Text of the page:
|Publication number||US4270668 A|
|Application number||US 06/118,786|
|Publication date||Jun 2, 1981|
|Filing date||Feb 5, 1980|
|Priority date||Feb 5, 1980|
|Also published as||CA1162363A, CA1162363A1, DE3170233D1, EP0033509A2, EP0033509A3, EP0033509B1|
|Publication number||06118786, 118786, US 4270668 A, US 4270668A, US-A-4270668, US4270668 A, US4270668A|
|Inventors||Robert C. Berfield|
|Original Assignee||Shop-Vac Corporation|
|Export Citation||BiBTeX, EndNote, RefMan|
|Patent Citations (2), Referenced by (55), Classifications (18), Legal Events (2)|
|External Links: USPTO, USPTO Assignment, Espacenet|
The present invention relates to a buckle or latch for securing a lid to an open topped container. The invention has particular application to a buckle utilized for securing a lid to the top of the tank of a tank type vacuum cleaner.
Various lid buckles are known including a toggle type buckle arrangement wherein the buckle, pivotally supported on the tank, may engage a projecting portion or rim of the lid and lock the same in place upon closure of the toggle. Other types of buckles are latched to the lid in various ways.
In known buckles using a swiveling or pivoting latch element, the mechanical strain involved in holding the lid to the container is taken up by the means by which the buckle is movably attached to the container, i.e. the means on which the buckle swivels, e.g. a hinge pin of the buckle or latch. Repeated application of force tending to separate the lid from the tank is transmitted to the swivel means or hinge pin, eventually deforming the hinge pin or damaging the swivel means, which adversely affects the operation of the buckle.
The primary object of the present invention is to provide a hinged buckle or latch which is typically secured to the container, e.g. the tank of a tank type vacuum cleaner, for maintaining a lid in place on the container or tank, wherein the means movably attaching the buckle to the container, i.e. swivel means, e.g. the hinge pin, of the buckle is relieved of the stress applied to maintain the lid on the tank.
It is a related object to transfer the stress to another element of the buckle which is better able to absorb the stress.
According to the present invention, a buckle or latch is movably, e.g. swivelably secured to the container by a hinge pin for maintaining the lid in position on the container, wherein the force exerted in maintaining the lid on the container is transferred to a pair of cooperating abutments, one on the buckle and one on the container, so that any force tending to separate the lid from the container while the buckle is in a closed position, acts upon the two abutments and is not transferred to the means movably attaching the buckle to the container, i.e. swivel means, e.g. the hinge pin of the buckle.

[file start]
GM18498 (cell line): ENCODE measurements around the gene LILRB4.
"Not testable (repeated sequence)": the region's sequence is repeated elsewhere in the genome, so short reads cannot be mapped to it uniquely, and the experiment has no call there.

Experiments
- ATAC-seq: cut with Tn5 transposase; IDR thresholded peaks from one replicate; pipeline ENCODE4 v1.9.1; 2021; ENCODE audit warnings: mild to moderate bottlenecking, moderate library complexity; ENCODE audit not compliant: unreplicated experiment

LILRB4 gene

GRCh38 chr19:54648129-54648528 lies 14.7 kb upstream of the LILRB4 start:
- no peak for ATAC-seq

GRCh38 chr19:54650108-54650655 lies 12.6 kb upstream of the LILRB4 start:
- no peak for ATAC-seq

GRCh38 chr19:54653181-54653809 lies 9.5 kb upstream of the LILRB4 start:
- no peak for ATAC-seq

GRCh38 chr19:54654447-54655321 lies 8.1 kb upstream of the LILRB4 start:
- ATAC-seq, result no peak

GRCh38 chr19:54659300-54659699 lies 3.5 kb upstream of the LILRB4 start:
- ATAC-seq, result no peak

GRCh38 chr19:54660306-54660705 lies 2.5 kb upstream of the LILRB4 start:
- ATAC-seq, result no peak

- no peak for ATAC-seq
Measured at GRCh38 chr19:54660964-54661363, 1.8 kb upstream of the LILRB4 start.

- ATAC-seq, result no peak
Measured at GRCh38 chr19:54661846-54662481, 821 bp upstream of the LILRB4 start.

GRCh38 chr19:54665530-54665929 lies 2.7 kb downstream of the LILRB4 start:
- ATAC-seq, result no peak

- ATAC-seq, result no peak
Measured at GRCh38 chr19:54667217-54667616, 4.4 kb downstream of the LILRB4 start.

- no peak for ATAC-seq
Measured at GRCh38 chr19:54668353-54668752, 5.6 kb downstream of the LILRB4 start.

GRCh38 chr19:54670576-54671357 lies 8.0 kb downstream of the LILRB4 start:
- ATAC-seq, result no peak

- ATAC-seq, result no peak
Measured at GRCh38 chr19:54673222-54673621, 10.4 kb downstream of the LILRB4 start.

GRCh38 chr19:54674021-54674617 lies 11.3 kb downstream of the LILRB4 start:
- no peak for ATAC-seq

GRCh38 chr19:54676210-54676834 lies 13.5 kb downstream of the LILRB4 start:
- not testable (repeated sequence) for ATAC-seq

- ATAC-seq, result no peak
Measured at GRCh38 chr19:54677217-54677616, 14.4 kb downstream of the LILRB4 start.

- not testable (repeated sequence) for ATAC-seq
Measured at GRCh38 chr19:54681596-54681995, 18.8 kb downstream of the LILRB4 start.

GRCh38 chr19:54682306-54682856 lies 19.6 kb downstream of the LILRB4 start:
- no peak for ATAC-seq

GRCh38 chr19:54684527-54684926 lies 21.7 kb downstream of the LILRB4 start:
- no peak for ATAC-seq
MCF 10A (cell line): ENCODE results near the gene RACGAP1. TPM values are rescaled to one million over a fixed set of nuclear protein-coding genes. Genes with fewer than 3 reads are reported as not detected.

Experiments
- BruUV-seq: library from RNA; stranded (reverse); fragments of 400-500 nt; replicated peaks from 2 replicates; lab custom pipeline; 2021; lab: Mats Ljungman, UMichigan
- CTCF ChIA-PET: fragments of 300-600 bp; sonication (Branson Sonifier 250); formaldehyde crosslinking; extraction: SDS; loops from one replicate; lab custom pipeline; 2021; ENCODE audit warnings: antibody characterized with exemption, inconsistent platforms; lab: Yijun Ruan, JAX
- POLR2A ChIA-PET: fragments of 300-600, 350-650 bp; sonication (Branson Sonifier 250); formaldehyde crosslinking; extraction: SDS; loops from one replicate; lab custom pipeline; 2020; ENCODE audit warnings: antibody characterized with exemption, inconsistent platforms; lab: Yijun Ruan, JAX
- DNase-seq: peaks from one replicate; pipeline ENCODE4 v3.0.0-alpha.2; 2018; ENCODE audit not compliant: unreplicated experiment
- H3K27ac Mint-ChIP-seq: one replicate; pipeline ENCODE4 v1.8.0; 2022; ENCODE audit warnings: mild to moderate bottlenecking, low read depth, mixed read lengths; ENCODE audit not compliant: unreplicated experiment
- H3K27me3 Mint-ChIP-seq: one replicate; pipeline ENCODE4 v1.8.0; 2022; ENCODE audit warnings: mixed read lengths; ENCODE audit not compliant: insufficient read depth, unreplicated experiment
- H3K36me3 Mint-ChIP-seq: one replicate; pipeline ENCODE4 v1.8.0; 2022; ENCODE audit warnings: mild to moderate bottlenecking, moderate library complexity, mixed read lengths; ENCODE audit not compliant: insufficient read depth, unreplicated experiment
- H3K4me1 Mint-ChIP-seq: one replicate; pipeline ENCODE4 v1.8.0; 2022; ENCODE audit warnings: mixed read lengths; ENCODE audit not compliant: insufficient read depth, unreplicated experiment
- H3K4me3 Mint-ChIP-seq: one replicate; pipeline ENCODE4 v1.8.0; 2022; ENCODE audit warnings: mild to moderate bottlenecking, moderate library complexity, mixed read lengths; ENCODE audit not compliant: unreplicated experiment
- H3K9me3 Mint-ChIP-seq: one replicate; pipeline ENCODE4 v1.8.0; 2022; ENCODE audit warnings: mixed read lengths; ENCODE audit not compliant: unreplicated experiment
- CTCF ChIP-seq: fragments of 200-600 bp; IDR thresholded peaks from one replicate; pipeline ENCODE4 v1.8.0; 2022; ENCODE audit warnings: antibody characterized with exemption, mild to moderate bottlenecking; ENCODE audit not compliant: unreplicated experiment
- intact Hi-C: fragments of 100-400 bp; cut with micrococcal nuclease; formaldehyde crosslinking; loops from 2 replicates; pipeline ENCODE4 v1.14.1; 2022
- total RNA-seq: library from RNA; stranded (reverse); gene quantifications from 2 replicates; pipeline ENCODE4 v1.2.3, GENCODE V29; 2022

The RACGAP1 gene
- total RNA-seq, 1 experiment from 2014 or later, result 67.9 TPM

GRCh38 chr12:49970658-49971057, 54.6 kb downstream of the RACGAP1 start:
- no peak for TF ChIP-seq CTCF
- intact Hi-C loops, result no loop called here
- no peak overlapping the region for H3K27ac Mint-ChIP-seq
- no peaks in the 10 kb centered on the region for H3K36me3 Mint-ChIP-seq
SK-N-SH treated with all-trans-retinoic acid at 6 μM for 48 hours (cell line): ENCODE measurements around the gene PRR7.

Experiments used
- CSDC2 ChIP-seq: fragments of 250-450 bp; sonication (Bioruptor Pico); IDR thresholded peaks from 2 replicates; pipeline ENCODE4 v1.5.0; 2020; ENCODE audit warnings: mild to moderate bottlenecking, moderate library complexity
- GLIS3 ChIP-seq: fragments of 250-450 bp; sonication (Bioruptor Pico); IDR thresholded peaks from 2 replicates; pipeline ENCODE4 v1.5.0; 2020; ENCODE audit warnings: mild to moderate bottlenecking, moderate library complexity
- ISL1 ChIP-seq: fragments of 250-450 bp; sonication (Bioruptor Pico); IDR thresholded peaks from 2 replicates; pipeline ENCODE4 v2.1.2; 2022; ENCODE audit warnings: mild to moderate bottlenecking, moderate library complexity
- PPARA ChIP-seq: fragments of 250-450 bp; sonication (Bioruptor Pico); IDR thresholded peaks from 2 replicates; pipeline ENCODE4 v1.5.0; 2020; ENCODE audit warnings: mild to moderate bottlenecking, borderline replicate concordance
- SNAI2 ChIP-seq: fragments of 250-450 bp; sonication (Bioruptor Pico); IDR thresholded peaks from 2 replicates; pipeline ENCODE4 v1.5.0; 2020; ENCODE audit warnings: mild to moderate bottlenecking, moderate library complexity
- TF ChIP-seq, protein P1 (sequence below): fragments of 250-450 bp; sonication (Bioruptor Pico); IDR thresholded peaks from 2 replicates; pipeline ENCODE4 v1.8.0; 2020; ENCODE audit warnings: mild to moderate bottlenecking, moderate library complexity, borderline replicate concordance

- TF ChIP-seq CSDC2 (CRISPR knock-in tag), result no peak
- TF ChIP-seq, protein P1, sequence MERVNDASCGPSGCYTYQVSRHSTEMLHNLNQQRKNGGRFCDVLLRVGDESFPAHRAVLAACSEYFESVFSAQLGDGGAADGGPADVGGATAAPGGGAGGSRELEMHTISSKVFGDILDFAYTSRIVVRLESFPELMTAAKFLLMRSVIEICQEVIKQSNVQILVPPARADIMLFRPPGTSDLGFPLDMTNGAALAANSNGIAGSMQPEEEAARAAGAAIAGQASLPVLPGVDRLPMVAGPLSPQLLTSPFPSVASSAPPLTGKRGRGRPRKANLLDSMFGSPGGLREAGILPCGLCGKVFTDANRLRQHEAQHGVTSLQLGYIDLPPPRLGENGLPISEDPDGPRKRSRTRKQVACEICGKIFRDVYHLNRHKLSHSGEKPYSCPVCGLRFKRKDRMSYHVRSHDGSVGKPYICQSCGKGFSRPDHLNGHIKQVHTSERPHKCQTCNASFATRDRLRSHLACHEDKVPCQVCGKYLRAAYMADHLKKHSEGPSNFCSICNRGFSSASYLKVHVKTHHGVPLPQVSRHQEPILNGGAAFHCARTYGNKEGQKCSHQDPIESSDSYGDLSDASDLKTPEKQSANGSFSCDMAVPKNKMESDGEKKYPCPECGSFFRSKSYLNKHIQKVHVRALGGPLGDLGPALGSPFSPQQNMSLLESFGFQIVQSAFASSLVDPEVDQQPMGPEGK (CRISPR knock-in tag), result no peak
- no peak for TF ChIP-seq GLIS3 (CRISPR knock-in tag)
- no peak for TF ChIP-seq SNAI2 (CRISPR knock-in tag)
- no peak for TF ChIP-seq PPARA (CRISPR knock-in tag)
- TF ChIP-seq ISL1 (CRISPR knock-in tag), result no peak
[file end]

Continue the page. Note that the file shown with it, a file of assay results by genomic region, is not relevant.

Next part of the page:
The foregoing and other objects and features of the present invention will become apparent in the following description and accompanying drawings.
FIG. 1 is a view partly in cross-section showing a container and lid combination with the buckle of the present invention in the closed position to secure the lid to the container.
FIG. 2 is a view corresponding to that of FIG. 1 showing the buckle released from the lid.
FIG. 3 is an exploded perspective view showing the buckle and the mounting bracket therefor.
FIG. 4 is an elevational view taken from the right side in FIGS. 1-3.
FIG. 5 is an elevational view of the assembled buckle taken from the opposite, left side of FIGS. 1-3.
FIG. 6 is a view of the mounting bracket for the buckle, taken from line 6--6 of FIG. 2 looking in the direction of the arrows.
Referring to FIGS. 1 and 2, a container 10 with which the invention is used is the tank of a tank type vacuum cleaner having a cylindrical wall 11, part of which is shown in FIGS. 1 and 2, and a lid 12. The lid 12 has a circular, peripheral flange 13 integrally secured to it. The flange defines an annular downwardly opening recess 14, which receives the bead 15 at the top of the tank wall 11 when the lid 12 is placed on the tank 10. The annular recess 14 is defined by the circular, inward skirt wall 16 extending downwardly from the flange 13 and by the circular outward skirt wall 17 extending downwardly from the flange 13 parallel to the circular wall 16. At its outer periphery, virtually as an extension of the wall 17 and extending above a portion of the annular recess 14, the flange 13 has an upwardly extending annular rib 20 to be overhung by and engaged by the hook 60 of the buckle.